The potential use of microneedles as an alternative method for skin cancer treatment

Loizidou, Erika, Yagnik, Darshna, Szalecka, Monika and Nguyen, Dao Thanh Thuong (2019) The potential use of microneedles as an alternative method for skin cancer treatment. In: The World Congress on Advanced Treatments and Technologies in Skin Cancer (Skin-Cancer2019), 4-5 Apr 2019, Vienna, Austria.

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Abstract

Background: Non-melanoma skin cancers (NMSC) are one of the most common cancers in humans, representing 80% of skin cancer cases each year. The majority of NMSCs (80%-90%) occur on the head and neck and surgical excision is typically the treatment of choice. However, this is often accompanied by serious side effects including changes to appearance with immense consequences on the patients’ quality of life. One way to achieve eradication of the cancer with good cosmetic outcome may be by localized, targeted immunotherapy. Delivery, at the tumour site, of therapeutic amounts of cytokines that can trigger natural killer cells may be achieved using microneedle technologies.

Objective: To investigate whether microneedles can provide a core scientific platform from which novel, non-invasive delivery systems can be developed for the direct and localised delivery of therapeutic amounts of cytokines for immunotherapy. Tumour necrosis factor A (TNF-a) is used to investigate the proof-of-principle concept.

Methods: Rapidly dissolving microneedle devices made of carbohydrate formulations were prepared by a low vacuum deposition method, each containing 1μm of TNF-a. Skin diffusion was studied using Franz cells and porcine skin and ELISA to quantify TNF-a in the receptor phase.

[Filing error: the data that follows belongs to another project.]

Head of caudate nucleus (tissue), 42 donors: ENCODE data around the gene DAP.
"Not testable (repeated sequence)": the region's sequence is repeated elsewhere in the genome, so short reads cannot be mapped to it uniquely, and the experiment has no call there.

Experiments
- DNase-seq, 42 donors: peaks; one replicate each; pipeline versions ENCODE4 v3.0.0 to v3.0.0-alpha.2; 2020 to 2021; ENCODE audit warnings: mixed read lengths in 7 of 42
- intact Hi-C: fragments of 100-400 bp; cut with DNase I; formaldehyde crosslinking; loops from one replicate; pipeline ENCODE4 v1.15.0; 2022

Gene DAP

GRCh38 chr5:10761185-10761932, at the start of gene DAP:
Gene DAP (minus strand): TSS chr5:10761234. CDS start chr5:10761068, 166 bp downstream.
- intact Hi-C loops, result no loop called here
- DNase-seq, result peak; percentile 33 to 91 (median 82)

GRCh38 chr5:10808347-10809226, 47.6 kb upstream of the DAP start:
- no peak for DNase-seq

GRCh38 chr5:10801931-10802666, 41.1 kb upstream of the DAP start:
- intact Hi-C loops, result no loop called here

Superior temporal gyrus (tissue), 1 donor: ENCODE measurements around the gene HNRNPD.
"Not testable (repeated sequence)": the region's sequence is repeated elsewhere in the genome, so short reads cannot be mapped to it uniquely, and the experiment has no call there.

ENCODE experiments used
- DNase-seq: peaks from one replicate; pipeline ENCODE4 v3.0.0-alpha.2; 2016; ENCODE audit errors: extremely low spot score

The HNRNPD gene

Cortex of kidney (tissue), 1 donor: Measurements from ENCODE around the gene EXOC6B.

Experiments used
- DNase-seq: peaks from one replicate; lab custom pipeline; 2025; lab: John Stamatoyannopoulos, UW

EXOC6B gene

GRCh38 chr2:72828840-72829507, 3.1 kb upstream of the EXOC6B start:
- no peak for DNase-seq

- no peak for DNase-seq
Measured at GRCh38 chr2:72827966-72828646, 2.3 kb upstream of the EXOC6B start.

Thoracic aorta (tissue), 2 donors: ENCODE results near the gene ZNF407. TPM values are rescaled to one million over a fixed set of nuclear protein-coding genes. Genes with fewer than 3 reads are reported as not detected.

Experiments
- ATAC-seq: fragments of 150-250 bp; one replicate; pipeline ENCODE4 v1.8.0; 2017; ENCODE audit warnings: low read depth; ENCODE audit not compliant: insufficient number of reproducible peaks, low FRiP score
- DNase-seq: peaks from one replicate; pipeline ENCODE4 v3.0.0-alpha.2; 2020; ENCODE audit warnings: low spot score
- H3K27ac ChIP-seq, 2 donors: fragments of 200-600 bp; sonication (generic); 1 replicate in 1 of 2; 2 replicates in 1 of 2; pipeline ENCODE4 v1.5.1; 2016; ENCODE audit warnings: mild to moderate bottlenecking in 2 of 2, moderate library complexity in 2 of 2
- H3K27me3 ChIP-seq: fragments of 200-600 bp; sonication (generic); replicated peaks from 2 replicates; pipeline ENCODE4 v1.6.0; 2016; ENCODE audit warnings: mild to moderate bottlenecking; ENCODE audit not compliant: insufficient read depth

Results: Initial data showed that it is possible to integrate within the microneedle formulation (consisting of carboxymethyl cellulose, maltose and trehalose) small doses of TNF-a. Diffusion studies showed enhanced distribution of TNF-a in the skin when used through the microneedle formulation compared to the control (disk without needles consisting of same sugar-TNF-α composition as microneedle array).

Conclusion: Preliminary results show that dissolving microneedles can potentially provide an enhanced non-invasive method for treating skin cancer via the localized delivery of immunotherapeutics. These can be ultimately developed into patches that patients can self-administer thus improving patient compliance and economic burden.

Item Type: Conference or Workshop Item (Poster)
Research Areas: A. > School of Science and Technology > Natural Sciences
Item ID: 26367
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Depositing User: Erika Loizidou
Date Deposited: 08 Apr 2019 15:09
Last Modified: 11 Apr 2019 04:42
URI: https://eprints.mdx.ac.uk/id/eprint/26367

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